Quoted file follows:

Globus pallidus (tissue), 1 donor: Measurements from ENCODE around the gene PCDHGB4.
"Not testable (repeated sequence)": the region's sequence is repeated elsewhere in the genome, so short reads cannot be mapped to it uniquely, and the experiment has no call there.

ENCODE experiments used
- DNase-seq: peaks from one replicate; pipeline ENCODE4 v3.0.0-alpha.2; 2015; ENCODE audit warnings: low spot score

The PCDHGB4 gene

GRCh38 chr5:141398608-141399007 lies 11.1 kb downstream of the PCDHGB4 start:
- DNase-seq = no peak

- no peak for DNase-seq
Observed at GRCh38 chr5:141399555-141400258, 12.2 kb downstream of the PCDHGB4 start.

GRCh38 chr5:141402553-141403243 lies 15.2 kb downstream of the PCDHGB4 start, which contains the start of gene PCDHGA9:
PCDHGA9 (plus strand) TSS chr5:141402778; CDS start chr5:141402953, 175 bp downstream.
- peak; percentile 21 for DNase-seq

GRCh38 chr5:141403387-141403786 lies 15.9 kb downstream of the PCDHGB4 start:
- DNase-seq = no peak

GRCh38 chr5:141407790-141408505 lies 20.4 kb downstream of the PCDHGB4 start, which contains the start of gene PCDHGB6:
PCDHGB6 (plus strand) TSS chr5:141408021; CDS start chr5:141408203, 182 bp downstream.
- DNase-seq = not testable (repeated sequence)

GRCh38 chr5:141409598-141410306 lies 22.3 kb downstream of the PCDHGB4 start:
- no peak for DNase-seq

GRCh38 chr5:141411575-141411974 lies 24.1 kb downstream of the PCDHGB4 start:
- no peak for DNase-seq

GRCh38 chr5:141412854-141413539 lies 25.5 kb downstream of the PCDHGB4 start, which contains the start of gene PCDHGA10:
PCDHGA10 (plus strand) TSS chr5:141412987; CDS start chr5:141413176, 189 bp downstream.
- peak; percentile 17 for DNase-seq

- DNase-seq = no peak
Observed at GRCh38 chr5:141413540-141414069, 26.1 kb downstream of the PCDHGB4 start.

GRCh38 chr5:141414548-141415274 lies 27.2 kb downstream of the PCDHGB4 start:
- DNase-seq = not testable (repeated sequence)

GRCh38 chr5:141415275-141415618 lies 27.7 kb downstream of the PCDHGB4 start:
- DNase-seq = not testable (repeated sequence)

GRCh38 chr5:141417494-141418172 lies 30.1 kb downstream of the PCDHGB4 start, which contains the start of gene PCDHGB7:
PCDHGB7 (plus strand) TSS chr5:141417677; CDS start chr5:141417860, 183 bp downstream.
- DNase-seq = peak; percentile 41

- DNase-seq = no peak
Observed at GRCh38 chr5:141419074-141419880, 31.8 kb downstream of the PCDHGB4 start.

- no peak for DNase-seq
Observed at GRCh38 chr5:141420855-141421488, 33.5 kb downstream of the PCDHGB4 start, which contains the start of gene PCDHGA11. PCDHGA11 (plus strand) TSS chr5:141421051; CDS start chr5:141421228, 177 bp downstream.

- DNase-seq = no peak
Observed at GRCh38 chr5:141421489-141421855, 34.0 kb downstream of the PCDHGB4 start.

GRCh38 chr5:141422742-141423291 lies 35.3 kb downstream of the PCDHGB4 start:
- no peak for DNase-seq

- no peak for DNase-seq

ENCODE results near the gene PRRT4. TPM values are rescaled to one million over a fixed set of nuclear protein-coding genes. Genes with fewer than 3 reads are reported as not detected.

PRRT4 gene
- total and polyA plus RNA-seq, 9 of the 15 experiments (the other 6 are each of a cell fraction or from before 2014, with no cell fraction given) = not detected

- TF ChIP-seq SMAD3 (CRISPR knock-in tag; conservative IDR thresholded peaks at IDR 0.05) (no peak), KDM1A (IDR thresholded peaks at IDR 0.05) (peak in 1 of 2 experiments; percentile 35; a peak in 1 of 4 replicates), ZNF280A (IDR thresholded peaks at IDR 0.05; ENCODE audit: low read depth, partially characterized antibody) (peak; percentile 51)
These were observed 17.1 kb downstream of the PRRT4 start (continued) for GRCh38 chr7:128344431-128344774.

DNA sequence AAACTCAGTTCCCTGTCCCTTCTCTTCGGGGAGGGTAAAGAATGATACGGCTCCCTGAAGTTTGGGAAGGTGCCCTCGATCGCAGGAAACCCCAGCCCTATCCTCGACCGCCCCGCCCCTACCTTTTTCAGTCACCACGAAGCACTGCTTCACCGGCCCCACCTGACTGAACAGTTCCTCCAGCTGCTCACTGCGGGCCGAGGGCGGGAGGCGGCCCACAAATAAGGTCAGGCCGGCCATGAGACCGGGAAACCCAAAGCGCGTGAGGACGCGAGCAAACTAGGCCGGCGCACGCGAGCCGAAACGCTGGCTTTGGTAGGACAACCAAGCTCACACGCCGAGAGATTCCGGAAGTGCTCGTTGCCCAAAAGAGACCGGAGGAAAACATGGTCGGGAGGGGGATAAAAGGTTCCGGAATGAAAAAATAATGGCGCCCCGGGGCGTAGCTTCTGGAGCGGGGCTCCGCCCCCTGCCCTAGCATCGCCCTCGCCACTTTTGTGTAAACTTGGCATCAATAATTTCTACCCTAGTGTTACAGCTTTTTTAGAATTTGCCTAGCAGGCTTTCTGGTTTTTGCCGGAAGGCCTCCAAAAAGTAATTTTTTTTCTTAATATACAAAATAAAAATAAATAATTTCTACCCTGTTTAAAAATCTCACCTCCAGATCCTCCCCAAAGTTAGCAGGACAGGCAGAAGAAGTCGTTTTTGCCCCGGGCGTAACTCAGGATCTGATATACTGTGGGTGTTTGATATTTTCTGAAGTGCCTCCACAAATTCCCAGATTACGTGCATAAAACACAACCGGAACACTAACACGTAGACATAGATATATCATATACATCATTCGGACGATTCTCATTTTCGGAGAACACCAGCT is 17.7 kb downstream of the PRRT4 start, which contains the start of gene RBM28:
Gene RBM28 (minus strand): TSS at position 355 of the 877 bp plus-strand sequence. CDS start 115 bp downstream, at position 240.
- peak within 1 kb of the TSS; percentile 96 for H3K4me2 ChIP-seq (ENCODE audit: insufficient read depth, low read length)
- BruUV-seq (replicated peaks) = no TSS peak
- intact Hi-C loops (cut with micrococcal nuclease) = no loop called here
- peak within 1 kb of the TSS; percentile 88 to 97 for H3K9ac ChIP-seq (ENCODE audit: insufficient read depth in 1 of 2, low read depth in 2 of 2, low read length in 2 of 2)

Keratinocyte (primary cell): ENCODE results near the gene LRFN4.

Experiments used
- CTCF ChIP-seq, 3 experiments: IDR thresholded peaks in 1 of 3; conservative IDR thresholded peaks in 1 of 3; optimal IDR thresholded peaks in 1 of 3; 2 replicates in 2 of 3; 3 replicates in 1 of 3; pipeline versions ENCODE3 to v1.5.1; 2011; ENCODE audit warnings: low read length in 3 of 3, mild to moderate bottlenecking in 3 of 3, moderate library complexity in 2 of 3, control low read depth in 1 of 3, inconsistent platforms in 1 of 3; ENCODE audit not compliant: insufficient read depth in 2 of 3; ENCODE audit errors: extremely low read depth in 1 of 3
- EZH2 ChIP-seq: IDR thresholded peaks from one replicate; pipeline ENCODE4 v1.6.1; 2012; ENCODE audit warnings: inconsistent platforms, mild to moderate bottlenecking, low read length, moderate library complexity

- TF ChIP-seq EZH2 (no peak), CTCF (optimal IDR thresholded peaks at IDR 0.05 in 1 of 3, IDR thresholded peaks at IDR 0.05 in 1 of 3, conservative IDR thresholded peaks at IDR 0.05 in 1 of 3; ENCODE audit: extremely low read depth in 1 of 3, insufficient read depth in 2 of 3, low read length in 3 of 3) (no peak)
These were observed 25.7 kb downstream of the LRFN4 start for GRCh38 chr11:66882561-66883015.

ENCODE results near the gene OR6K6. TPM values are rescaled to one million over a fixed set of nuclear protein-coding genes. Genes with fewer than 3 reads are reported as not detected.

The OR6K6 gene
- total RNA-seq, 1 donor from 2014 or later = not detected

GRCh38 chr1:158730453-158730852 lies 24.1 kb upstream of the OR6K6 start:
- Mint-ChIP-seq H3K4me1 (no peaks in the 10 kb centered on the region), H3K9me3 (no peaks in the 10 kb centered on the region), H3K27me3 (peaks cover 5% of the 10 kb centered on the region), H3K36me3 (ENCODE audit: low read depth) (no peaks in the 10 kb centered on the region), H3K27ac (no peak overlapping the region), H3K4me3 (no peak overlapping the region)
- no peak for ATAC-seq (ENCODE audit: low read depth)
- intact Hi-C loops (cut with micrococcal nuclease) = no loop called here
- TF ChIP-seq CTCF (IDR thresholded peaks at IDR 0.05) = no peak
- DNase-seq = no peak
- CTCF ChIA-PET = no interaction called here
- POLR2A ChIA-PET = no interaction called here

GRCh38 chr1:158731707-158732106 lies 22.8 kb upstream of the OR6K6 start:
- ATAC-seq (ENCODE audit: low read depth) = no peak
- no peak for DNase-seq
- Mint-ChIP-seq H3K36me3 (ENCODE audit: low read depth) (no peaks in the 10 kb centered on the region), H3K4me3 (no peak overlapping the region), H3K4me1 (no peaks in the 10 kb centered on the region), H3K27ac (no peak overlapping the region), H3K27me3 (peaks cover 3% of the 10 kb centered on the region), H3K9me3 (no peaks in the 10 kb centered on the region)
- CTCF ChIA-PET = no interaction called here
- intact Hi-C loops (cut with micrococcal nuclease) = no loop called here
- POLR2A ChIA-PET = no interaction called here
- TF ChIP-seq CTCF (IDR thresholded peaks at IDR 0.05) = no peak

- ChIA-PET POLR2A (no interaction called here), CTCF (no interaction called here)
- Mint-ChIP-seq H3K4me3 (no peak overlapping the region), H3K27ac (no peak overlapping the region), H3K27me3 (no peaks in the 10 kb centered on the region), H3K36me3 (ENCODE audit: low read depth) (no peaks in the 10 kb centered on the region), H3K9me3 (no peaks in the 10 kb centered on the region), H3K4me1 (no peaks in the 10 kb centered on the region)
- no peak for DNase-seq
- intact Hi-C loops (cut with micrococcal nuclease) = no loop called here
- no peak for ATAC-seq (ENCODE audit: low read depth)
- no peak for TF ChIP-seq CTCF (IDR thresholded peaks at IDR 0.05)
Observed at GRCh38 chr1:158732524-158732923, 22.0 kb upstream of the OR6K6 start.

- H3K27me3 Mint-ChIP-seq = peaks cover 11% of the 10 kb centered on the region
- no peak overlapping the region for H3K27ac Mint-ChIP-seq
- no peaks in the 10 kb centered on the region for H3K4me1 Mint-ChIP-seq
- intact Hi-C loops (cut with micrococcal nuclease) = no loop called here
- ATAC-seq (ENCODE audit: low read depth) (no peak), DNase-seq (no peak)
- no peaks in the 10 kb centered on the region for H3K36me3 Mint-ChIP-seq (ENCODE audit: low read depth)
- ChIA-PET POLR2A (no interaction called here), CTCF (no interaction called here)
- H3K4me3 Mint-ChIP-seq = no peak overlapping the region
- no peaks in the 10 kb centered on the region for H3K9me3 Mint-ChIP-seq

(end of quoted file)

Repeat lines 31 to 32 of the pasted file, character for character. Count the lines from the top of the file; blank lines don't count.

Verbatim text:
GRCh38 chr5:141417494-141418172 lies 30.1 kb downstream of the PCDHGB4 start, which contains the start of gene PCDHGB7:
PCDHGB7 (plus strand) TSS chr5:141417677; CDS start chr5:141417860, 183 bp downstream.